State Issues
 
Late Contracts Hurt Taxpayers, Service Recipients
State agencies were late 90 percent of the time when submitting for approval contracts with nonprofits in the first six months of 2011, according to a new report from the New York State Comptroller Thomas DiNapoli. Likewise, state agencies were at least six months late in approving nine out of 10 contracts worth $50,000 or more during 2010, often after the services were rendered by nonprofits. “Delay only costs taxpayers money and hurts New Yorkers who rely on these services. The state should ensure it gets not-for-profit contracts approved on time and address other longstanding issues that continue to harm the not-for-profit sector,” said DiNapoli. The Comptroller has submitted legislation to improve the grant contracting process and made specific recommendations for administrative reforms that track proposals by the National Council of Nonprofits and other contracting experts.
 
Connecticut Cabinet on State and Nonprofit Partnerships Begins Work
Connecticut Governor Dannel P. Malloy has taken another step forward in making American history by appointing the nation’s first state Cabinet on Nonprofit Health and Human Service. The cabinet features the Governor-appointed Liaison to Nonprofits (the first such position in the country), Commissioners from the state’s eight health and human service agencies, the vice chair of the House Appropriations Committee, a representative from the Office of Policy, and nine nonprofit leaders. Announced in spring of 2010, the cabinet was the first of its kind created to examine and enhance the effectiveness, transparency, and efficiency of partnerships between the state and nonprofit health and human service providers.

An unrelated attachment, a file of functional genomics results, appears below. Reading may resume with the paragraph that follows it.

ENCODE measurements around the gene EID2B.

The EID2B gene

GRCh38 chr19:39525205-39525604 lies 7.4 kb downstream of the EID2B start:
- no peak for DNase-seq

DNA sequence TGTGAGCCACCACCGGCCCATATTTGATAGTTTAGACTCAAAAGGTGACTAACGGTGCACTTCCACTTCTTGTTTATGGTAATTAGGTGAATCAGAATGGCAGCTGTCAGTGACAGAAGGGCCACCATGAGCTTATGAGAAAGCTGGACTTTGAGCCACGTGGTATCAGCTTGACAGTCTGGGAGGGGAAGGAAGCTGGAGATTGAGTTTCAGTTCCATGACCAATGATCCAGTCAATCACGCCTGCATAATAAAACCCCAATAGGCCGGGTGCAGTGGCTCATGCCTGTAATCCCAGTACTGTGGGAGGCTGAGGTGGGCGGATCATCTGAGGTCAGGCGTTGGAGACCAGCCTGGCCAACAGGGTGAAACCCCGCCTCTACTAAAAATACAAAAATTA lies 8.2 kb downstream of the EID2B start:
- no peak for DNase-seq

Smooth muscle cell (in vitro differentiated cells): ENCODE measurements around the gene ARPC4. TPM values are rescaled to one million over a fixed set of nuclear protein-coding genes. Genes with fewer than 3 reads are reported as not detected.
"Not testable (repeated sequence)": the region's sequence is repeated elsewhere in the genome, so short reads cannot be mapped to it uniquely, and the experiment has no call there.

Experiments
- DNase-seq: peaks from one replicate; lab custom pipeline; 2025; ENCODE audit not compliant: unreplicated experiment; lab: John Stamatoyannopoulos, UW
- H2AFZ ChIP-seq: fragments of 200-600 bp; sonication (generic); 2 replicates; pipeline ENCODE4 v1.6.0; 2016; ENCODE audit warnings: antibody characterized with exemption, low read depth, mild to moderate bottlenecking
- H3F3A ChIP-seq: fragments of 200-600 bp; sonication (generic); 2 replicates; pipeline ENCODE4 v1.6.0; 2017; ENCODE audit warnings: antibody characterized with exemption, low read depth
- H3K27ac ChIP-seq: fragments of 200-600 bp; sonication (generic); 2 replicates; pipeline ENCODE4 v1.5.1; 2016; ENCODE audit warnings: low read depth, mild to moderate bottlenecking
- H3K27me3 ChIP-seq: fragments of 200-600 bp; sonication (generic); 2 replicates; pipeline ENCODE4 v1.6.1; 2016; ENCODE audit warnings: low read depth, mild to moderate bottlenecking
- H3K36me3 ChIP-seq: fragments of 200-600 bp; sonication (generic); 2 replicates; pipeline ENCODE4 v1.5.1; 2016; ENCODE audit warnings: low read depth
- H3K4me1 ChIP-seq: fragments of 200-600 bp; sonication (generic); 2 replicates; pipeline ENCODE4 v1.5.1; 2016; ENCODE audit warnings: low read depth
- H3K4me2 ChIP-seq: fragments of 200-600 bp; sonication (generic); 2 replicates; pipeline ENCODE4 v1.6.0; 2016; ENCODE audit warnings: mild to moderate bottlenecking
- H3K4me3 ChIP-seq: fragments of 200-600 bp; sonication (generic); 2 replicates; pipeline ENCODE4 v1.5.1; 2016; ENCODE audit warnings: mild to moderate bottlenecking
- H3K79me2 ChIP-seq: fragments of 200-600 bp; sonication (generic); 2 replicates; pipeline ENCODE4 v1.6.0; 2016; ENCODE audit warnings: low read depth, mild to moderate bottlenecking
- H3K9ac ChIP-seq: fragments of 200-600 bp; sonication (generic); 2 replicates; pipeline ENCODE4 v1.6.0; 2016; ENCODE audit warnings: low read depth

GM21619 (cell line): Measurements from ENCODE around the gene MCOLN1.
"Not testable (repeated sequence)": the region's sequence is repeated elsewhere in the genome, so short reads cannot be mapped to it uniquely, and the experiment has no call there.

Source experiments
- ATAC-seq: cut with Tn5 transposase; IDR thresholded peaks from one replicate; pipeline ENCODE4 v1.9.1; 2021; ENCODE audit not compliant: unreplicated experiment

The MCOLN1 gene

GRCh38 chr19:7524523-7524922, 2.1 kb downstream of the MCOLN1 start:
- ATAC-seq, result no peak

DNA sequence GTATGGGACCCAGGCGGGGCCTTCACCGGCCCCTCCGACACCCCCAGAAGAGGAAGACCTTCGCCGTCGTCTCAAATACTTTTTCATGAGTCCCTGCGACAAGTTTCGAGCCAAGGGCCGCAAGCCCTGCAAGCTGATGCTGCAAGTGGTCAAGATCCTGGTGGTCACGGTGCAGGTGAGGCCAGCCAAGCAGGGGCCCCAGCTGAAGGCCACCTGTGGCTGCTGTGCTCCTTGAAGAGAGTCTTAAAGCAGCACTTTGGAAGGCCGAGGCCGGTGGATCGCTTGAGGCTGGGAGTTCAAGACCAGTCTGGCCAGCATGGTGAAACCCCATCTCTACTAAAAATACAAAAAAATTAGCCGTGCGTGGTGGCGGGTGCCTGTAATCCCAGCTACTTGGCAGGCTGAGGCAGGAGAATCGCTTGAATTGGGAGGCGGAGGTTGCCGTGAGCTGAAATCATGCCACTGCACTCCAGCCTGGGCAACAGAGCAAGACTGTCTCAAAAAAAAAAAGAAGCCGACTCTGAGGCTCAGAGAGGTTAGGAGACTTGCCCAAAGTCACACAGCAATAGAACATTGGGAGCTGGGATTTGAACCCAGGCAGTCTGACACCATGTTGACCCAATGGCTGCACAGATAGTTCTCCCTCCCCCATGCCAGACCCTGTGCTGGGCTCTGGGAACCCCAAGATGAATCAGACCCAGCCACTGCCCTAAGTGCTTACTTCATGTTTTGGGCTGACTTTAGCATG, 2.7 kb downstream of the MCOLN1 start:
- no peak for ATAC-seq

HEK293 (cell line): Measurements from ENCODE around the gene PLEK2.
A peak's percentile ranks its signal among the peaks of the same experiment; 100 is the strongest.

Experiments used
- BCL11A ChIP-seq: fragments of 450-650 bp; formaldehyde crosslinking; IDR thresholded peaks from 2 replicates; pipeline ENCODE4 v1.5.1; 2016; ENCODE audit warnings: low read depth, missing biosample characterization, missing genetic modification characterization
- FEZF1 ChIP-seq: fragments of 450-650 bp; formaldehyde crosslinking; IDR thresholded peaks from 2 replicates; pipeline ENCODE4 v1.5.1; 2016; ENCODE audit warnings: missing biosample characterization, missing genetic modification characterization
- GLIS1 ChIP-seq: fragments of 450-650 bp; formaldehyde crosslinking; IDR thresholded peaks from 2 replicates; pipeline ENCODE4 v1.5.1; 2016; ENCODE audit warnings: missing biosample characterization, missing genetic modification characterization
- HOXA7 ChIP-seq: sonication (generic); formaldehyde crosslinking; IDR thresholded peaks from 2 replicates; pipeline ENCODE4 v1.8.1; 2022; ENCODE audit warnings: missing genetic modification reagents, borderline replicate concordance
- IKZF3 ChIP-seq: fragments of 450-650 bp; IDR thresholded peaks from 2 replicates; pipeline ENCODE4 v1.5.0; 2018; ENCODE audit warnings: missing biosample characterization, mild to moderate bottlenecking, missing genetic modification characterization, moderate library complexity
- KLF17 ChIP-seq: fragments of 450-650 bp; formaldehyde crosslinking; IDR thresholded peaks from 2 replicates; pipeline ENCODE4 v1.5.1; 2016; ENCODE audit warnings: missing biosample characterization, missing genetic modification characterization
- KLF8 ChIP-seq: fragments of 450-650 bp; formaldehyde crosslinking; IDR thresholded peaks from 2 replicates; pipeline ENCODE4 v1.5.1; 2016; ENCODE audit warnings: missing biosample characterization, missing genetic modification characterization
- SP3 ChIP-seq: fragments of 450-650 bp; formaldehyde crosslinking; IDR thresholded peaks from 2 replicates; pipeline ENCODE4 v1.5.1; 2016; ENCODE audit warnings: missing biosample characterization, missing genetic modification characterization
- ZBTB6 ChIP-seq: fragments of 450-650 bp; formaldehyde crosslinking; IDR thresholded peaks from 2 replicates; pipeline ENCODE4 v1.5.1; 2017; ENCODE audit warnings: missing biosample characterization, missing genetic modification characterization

New Jersey Online Nonprofit Assistance Launched
NJ Nonprofit Information CenterAs the result of legislation championed by the Center for Non-Profits, New Jersey has launched its Nonprofit Information Center, a new website that serves as a one-stop, online portal to assist nonprofits in identifying funding sources and volunteer opportunities available through the State. It includes a directory of State departments and agencies that provide resources to assist nonprofits in their daily operations, and, as the site states on its homepage, “this portal will save your organization time and money – resources that can more appropriately be devoted to your organization’s core mission.“
 
Advocacy in Action
 
Nonprofit Awareness Month
Nonprofits MattersEvery resident of the state “benefits from nonprofits’ vital contributions of strengthening our social fabric, public policy, culture, sense of community,” wrote Alabama Governor Robert Bentley in proclaiming November 2011 to be Nonprofit Awareness Month. The proclamation from the state’s highest elected official carries with it significant public acknowledgement of the impact of the nonprofit community. The proclamation underscores economic impact: “nonprofits provide more than 227,000 jobs in Alabama and contribute $12.4 billion to the state’s economy.” And it highlights the role of advocacy: “nonprofits play a central role in the democratic process by educating the public about vital issues in their communities and our state and by providing a means for individuals to deliberate on and advocate for public policies and decisions that affect them.”
 
Congratulations to Alabama Association of Nonprofits for advocating and demonstrating impact.